In using the HankelTransform and its inverse I find that the inverse does not lead to the initial input. I begin with r (the independent variable) in the denominator but end up with r0 (a constant) in the denominator. Can anyone explain this?

ringDelta = 1/(2 π r) DiracDelta[r - r0];

fRingDelta = HankelTransform[ringDelta, r, ρ]

(* (BesselJ[0,r0 ρ] HeavisideTheta[r0])/(2 π) *)

InverseHankelTransform[fRingDelta, ρ, r]

(* (DiracDelta[r-r0] HeavisideTheta[r0])/(2 π r0) *)

Hmmm. I am not 100 % sure because I am not familiar with Hankel transforms. But I read in the docs that HankelTransform implicitly assumes that the input function is supported in $]0,\infty[$. So, if ringDelta is nonzero, r0 has to be positive. As I said, this is implicitly assumed; for the return value of InverseHankelTransform, this is stated explicitly by multiplying with HeavisideTheta[r0]. Moreover, notice that 1/(2 π r) DiracDelta[r - r0] equals 1/(2 π r0) DiracDelta[r - r0].

We can check that the result of InverseHankelTransform equals ringDelta in the distributional sense by integrating against a symbolic test function:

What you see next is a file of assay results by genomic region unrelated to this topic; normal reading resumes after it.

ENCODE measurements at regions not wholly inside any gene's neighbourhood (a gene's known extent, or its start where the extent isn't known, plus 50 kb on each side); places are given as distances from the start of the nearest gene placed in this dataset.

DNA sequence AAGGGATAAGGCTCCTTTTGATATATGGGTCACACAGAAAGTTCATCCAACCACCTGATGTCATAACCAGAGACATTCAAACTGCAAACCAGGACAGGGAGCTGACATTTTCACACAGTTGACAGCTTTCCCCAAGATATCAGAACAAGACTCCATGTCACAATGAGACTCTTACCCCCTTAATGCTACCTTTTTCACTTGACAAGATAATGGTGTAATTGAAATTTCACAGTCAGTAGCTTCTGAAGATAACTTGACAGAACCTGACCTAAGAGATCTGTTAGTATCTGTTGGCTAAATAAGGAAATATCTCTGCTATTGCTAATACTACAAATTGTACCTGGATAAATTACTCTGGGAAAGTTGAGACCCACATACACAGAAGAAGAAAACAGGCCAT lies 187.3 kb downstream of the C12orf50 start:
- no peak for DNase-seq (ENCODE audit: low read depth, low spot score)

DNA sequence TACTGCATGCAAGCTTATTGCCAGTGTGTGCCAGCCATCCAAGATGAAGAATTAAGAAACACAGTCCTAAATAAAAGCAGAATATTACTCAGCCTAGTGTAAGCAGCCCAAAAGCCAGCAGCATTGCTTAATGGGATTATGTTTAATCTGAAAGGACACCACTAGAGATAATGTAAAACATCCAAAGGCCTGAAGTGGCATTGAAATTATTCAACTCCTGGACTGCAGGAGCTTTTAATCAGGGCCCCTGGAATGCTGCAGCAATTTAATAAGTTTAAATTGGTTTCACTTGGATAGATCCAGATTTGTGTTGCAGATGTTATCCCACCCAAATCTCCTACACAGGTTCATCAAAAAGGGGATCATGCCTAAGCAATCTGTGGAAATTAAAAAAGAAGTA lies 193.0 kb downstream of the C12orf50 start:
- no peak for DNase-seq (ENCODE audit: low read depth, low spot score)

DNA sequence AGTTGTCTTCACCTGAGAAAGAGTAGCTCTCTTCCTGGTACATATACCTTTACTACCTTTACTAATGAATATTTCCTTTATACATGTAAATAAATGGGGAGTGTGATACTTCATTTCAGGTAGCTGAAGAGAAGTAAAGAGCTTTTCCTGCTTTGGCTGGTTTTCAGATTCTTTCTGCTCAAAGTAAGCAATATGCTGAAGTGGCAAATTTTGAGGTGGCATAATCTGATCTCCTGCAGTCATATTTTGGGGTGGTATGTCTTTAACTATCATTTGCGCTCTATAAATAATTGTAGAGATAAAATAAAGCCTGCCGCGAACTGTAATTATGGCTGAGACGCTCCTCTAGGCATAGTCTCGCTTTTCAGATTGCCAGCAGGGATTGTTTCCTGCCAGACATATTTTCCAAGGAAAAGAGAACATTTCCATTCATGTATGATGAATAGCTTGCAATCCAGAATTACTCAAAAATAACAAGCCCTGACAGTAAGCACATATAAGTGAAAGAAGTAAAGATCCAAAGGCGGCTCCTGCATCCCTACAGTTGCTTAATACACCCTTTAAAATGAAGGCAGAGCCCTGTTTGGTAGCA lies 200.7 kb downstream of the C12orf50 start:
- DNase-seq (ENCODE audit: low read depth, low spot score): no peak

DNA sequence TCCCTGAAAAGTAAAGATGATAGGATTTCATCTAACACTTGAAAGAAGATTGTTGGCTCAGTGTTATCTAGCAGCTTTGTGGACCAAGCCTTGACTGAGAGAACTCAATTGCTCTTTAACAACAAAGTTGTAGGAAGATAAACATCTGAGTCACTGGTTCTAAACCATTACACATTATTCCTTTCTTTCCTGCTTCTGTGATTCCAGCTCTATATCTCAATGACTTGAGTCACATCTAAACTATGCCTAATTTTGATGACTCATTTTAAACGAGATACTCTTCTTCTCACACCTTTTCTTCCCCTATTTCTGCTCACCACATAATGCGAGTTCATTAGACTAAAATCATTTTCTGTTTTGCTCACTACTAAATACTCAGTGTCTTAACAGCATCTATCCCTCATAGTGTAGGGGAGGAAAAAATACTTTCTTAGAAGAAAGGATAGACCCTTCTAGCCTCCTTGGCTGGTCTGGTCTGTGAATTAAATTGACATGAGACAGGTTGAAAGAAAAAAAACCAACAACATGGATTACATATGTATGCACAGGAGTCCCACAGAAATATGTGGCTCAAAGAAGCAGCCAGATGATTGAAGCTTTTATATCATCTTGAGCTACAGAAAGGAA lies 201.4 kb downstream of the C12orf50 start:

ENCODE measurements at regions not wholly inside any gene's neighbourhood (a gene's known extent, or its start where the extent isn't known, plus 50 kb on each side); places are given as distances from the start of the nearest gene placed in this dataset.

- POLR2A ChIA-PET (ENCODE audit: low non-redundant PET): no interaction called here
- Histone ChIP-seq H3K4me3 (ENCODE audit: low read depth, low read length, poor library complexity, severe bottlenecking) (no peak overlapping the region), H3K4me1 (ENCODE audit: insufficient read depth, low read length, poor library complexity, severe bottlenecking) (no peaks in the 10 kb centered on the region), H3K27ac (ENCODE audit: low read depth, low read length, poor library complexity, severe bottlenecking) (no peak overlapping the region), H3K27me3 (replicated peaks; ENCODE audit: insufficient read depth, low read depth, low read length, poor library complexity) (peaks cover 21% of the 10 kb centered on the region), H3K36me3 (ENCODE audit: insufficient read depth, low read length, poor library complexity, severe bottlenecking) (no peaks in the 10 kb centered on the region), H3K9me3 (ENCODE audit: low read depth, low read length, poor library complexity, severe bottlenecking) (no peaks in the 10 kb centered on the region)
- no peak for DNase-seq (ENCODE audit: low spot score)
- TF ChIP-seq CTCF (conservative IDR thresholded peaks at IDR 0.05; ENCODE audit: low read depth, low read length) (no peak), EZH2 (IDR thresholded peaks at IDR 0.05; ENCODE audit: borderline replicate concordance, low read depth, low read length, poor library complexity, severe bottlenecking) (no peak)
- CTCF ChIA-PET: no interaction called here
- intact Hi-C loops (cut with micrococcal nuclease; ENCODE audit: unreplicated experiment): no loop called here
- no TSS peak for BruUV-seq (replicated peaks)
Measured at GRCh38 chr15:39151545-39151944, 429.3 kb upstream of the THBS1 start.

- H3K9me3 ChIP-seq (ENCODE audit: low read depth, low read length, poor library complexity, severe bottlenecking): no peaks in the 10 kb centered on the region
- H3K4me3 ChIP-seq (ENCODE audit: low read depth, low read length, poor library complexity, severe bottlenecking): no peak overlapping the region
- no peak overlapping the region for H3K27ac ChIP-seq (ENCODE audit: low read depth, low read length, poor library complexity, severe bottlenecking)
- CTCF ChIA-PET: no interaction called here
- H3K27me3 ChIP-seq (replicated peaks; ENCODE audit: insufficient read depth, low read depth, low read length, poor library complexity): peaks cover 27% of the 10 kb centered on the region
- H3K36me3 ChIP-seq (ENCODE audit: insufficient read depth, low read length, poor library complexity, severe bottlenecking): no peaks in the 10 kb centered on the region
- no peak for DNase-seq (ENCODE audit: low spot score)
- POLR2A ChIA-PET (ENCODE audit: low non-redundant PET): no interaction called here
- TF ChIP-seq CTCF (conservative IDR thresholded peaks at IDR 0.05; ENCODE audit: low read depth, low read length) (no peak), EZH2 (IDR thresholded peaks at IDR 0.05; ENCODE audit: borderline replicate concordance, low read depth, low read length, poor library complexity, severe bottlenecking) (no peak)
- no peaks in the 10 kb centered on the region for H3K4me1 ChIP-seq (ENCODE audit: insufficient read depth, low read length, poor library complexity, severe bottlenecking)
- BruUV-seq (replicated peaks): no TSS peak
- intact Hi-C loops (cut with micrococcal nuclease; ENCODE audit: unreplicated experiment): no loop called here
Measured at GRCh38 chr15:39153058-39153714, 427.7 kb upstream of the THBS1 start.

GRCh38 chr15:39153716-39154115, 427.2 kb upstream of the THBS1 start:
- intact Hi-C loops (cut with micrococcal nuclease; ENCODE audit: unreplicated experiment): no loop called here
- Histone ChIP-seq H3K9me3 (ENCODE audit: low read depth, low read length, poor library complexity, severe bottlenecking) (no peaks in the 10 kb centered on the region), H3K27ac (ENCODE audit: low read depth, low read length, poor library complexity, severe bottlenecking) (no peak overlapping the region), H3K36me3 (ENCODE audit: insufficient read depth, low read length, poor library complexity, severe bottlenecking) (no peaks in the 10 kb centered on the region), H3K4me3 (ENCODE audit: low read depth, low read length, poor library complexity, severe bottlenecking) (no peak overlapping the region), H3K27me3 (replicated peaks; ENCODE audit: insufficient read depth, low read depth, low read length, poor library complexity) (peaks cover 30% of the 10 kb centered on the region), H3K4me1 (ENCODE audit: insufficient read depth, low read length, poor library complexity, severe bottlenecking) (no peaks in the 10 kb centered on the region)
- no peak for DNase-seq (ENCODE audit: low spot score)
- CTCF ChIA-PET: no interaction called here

Integrate[(ringDelta - InverseHankelTransform[fRingDelta, ρ, r]) ϕ[r], 
 {r, 0, ∞}, 
 Assumptions -> r0 > 0


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  • $\begingroup$ I think your explanation is entirely correct. $\endgroup$ – mikado Dec 10 '18 at 21:24
  • $\begingroup$ Thank you, Henrik. I was so surprised by the inverse looking different that I did not notice the equality. $\endgroup$ – David Keith Dec 11 '18 at 17:52
  • $\begingroup$ You're welcome, David. I guess these integral transforms and DiracDeltas hide enough surprises for all of us. $\endgroup$ – Henrik Schumacher Dec 11 '18 at 17:54

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